I was thinking recently about some of the books I read growing up that I still feel the impact of today. I thought I’d share them with you.
Matthew Looney’s Voyage to the Earth by Jerome Beatty Jr.
Matthew Looney’s Voyage to the Earth tells the story of a boy living on the Moon who has always dreamed of space travel. Matthew is a typical Moon boy with a family, a pet, and a plan to fill a summer position at his father’s work. That is, until his world turns upside down when he learns of a once-in-a-lifetime opportunity: the chance to be the cabin boy on a space expedition to the uninhabitable planet Earth.
I remember this a fun little series of children’s books and certainly played into my early fascination with space.
Bridge to Terabithia by Katherine Paterson.
This Newbery Medal-winning novel by bestselling author Katherine Paterson is a modern classic of friendship and loss. Jess Aarons has been practicing all summer so he can be the fastest runner in the fifth grade. And he almost is, until the new girl in school, Leslie Burke, outpaces him. The two become fast friends and spend most days in the woods behind Leslie’s house, where they invent an enchanted land called Terabithia. One morning, Leslie goes to Terabithia without Jess and a tragedy occurs. It will take the love of his family and the strength that Leslie has given him for Jess to be able to deal with his grief. In addition to being a Newbery Medal winner, Bridge to Terabithia was also named an ALA Notable Children’s Book and has become a touchstone of children’s literature, as have many of Katherine Paterson’s other novels.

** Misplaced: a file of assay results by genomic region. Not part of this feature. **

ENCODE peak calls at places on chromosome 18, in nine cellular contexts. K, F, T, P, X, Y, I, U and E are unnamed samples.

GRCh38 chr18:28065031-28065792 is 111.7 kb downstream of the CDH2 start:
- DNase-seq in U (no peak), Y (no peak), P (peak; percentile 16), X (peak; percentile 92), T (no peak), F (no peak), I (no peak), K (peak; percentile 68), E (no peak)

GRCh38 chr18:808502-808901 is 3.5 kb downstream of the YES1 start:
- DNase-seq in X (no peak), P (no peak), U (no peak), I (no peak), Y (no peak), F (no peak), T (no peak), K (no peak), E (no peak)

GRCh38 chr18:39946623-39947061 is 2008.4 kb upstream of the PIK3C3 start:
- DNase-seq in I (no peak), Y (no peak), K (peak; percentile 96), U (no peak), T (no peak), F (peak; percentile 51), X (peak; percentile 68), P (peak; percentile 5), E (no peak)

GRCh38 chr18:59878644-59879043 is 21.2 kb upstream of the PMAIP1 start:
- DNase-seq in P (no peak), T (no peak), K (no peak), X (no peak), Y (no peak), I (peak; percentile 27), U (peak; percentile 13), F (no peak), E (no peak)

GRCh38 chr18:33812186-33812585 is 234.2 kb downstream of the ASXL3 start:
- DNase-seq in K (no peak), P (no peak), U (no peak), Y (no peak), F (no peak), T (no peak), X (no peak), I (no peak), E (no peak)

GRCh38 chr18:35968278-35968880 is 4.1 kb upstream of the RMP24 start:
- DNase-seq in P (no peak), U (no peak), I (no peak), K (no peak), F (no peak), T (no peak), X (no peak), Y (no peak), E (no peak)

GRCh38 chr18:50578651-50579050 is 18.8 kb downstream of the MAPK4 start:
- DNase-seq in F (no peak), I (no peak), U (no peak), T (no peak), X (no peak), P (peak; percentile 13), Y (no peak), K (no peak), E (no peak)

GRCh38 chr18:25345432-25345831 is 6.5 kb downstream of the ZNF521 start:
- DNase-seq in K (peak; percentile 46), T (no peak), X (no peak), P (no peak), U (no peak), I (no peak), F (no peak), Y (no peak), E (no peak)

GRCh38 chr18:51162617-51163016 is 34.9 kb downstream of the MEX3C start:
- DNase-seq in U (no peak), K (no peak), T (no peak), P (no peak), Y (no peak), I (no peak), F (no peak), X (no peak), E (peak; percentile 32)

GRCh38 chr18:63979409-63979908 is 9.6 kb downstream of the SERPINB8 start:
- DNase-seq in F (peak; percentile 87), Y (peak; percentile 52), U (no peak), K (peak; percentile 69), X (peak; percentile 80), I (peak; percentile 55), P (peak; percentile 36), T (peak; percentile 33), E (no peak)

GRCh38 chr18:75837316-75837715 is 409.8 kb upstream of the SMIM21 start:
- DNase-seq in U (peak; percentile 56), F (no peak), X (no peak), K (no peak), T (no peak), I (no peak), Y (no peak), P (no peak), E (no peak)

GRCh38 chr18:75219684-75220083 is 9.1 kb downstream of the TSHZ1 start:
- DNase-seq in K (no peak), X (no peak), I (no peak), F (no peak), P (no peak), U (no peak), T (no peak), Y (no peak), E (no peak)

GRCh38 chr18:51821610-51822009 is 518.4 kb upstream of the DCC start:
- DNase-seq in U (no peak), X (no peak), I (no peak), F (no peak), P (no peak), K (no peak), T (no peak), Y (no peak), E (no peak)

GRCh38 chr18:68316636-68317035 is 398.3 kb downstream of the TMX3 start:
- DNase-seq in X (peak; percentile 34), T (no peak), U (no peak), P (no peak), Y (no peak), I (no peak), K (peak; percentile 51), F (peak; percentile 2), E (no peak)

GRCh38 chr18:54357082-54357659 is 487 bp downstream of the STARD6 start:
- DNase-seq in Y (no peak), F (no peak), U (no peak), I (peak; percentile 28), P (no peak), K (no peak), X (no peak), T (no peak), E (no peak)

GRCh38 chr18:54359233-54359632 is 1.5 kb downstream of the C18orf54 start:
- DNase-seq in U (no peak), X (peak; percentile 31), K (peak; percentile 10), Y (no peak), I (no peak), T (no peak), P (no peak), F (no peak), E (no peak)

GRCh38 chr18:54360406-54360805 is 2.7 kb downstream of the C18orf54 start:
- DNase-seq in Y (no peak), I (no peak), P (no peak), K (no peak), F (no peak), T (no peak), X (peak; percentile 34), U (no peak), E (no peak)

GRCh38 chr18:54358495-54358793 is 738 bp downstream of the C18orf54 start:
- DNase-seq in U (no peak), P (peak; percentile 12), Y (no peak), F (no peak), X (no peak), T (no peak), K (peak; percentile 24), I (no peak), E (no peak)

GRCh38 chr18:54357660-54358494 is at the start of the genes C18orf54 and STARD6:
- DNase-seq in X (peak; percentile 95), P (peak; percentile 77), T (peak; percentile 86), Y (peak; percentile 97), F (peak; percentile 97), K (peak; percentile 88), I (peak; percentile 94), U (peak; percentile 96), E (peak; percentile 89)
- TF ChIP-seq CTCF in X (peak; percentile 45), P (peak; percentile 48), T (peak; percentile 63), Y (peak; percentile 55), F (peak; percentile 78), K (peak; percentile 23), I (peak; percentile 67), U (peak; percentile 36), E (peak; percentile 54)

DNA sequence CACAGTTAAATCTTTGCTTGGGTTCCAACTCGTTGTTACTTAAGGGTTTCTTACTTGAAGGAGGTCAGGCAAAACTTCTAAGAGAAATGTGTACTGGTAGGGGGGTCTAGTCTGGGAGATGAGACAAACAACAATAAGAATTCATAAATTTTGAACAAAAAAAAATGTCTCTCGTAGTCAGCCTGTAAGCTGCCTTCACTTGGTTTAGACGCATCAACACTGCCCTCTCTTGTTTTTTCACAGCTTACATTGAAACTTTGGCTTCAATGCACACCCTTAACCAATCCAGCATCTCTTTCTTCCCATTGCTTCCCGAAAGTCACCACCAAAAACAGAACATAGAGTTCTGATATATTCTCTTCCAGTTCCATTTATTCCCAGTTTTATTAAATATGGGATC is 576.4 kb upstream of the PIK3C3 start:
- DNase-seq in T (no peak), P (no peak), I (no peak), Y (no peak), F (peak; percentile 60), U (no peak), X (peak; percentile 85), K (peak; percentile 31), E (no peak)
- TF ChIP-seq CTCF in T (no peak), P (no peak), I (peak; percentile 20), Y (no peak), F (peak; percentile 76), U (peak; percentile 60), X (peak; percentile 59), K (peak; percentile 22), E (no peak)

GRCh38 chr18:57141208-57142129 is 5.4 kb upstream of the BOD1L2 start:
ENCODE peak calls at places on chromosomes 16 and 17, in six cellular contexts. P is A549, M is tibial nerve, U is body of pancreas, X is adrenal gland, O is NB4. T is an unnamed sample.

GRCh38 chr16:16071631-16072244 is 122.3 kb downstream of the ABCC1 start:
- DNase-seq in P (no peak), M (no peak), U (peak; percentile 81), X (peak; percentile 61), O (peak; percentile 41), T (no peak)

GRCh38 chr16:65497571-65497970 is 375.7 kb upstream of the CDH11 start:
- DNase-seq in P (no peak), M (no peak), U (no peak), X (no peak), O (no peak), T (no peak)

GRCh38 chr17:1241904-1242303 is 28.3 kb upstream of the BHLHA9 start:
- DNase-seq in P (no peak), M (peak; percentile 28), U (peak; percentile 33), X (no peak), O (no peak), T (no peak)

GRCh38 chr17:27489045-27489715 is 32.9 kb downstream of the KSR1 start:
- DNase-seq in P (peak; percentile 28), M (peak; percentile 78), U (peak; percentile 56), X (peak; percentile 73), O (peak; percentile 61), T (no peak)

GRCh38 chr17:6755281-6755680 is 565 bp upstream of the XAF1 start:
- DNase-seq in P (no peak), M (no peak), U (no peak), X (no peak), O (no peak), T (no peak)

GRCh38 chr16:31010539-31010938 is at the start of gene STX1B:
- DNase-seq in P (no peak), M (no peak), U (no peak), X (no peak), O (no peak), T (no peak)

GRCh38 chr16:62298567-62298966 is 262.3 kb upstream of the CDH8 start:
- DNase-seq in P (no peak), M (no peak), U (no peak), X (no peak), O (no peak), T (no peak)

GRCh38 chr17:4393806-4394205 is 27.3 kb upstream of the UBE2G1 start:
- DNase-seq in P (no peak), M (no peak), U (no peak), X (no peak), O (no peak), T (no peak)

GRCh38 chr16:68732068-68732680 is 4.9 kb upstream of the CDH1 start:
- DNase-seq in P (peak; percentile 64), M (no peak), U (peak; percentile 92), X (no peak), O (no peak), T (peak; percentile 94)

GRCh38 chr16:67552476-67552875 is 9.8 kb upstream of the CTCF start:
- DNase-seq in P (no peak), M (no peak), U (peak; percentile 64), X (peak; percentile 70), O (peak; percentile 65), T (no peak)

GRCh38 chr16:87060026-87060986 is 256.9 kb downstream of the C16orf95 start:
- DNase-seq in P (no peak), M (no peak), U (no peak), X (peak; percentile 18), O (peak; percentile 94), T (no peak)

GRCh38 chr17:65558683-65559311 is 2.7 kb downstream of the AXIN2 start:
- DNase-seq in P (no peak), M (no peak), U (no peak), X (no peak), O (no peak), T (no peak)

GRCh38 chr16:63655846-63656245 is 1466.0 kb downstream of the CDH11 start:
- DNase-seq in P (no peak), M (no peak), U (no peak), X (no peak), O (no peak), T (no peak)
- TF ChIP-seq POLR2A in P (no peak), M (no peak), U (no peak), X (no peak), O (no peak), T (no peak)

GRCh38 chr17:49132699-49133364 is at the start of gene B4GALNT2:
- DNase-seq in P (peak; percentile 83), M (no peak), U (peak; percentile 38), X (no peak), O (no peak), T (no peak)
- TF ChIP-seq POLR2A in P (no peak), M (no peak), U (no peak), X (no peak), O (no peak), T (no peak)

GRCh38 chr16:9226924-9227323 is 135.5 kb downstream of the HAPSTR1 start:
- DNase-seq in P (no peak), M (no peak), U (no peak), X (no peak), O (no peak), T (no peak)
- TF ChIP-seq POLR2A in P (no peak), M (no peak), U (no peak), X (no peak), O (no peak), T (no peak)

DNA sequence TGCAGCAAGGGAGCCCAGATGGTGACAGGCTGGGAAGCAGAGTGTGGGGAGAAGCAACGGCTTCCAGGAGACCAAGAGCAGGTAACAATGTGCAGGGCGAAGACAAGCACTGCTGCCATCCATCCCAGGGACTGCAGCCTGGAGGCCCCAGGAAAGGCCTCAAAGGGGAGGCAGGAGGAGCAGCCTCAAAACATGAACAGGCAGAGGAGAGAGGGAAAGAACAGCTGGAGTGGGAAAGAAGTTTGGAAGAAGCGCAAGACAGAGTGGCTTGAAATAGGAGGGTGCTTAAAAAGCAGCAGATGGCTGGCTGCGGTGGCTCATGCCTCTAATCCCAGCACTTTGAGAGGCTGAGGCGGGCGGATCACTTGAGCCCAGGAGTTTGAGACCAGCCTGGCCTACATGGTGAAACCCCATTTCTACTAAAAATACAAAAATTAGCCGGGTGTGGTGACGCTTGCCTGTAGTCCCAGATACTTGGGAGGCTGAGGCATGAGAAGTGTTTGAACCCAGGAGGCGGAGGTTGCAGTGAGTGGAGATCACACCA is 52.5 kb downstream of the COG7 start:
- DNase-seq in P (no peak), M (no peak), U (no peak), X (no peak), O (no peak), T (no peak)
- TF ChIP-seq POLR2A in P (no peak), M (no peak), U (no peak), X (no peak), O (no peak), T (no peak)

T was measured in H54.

This one has stuck with me largely because of the beautiful way it deals with friendship and tragedy. The times when I had few friends my imagination became a place of refuge. I also thought the movie adaptation was quite well done and loved getting to see into the world of Terabithia.
The Cay by Theodore Taylor
Phillip is excited when the Germans invade the small island of Curaçao. War has always been a game to him, and he’s eager to glimpse it firsthand–until the freighter he and his mother are traveling to the United States on is torpedoed.
When Phillip comes to, he is on a small raft in the middle of the sea. Besides Stew Cat, his only companion is an old West Indian, Timothy. Phillip remembers his mother’s warning about black people: “They are different, and they live differently.”
But by the time the castaways arrive on a small island, Phillip’s head injury has made him blind and dependent on Timothy.
A required reading book in school, the themes of this beautiful story have stuck with me. I loved the transformation of Phillip in the story and the growth. I had forgotten the name of it until I acquired a library-bound copy earlier this year.
The Forgotten Beasts of Eld by Patricia A McKillip.
Sixteen when a baby is brought to her to raise, Sybel has grown up on Eld Mountain. Her only playmates are the creatures of a fantastic menagerie called there by wizardry. Sybel has cared nothing for humans, until the baby awakens emotions previously unknown to her. And when Coren–the man who brought this child–returns, Sybel’s world is again turned upside down.
One of my first YA books. I came across this book at a library that had a small section for YA books. I wonderful fantasy book that I still have fond memories of.
Feel free to share your thoughts or any books you read growing up that still effect you today.